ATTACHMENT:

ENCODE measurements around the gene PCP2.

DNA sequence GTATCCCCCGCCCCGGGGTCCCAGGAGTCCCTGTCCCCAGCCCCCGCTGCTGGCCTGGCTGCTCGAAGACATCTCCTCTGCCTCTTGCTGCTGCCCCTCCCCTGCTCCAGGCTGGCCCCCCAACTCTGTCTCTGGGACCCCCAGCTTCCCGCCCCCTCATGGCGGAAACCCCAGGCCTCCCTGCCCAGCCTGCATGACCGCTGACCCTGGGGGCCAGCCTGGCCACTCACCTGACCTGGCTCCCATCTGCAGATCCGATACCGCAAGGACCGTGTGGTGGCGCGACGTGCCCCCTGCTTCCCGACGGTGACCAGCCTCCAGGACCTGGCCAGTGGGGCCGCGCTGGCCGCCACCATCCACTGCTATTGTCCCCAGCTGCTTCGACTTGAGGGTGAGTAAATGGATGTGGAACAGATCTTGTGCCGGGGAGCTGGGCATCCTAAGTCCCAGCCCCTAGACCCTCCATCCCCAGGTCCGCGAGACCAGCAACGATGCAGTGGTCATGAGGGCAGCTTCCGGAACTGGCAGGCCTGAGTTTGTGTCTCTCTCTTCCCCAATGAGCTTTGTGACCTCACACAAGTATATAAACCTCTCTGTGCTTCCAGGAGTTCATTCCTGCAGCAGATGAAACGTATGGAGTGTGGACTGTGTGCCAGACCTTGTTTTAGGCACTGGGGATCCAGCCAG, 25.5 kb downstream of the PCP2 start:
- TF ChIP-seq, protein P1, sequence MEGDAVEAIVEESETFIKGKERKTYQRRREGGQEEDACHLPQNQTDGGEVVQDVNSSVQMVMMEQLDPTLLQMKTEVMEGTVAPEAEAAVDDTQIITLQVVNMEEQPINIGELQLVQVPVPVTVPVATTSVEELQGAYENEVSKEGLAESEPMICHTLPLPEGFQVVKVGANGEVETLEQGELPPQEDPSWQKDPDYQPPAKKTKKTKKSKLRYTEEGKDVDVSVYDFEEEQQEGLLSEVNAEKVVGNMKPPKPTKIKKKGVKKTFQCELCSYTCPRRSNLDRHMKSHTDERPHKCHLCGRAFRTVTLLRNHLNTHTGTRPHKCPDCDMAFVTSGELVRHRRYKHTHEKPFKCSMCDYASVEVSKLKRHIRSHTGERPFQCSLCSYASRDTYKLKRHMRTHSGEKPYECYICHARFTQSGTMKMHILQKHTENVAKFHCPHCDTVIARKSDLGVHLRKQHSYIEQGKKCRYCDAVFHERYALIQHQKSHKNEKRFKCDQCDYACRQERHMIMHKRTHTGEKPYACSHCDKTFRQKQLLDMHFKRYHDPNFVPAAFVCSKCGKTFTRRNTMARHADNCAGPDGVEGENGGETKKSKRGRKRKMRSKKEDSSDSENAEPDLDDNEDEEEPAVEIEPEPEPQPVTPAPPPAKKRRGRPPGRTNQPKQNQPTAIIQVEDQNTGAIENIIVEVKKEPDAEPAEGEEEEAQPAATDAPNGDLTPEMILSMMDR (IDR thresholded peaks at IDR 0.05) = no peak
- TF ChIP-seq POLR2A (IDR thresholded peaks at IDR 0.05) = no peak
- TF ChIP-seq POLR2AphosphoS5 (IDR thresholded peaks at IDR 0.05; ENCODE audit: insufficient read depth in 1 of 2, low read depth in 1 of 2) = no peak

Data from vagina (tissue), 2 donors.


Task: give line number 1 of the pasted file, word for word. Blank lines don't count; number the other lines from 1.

ENCODE measurements around the gene PCP2.